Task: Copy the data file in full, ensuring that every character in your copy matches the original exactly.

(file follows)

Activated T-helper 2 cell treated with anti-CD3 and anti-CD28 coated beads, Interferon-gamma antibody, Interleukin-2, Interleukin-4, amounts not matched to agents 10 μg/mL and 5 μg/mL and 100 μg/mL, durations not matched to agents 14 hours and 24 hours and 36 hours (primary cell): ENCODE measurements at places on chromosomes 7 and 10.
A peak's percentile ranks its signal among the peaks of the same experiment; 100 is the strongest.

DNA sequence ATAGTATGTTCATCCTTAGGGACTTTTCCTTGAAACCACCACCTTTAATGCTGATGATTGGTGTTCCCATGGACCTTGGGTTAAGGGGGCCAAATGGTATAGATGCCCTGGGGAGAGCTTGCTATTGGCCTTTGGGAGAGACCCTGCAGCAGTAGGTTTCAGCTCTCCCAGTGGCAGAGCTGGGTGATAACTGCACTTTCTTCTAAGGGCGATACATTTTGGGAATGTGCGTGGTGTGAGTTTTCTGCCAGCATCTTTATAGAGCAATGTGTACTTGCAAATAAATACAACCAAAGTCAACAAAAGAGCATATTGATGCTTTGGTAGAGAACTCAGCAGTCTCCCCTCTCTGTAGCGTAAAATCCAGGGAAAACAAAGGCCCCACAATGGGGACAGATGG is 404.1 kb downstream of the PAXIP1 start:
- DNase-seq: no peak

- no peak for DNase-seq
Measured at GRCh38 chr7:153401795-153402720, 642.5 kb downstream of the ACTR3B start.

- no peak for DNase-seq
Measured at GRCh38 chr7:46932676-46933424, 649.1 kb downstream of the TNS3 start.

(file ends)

Activated T-helper 2 cell treated with anti-CD3 and anti-CD28 coated beads, Interferon-gamma antibody, Interleukin-2, Interleukin-4, amounts not matched to agents 10 μg/mL and 5 μg/mL and 100 μg/mL, durations not matched to agents 14 hours and 24 hours and 36 hours (primary cell): ENCODE measurements at places on chromosomes 7 and 10.
A peak's percentile ranks its signal among the peaks of the same experiment; 100 is the strongest.

DNA sequence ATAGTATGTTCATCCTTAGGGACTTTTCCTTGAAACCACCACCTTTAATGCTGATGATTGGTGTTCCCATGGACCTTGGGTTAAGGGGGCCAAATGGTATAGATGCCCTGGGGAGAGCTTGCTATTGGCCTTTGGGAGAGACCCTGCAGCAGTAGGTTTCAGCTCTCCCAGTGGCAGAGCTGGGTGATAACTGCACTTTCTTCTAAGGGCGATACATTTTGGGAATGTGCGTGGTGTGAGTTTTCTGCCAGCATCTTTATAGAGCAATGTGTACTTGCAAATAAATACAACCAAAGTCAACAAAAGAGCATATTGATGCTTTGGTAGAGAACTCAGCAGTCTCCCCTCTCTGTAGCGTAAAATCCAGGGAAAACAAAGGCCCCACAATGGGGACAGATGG is 404.1 kb downstream of the PAXIP1 start:
- DNase-seq: no peak

- no peak for DNase-seq
Measured at GRCh38 chr7:153401795-153402720, 642.5 kb downstream of the ACTR3B start.

- no peak for DNase-seq
Measured at GRCh38 chr7:46932676-46933424, 649.1 kb downstream of the TNS3 start.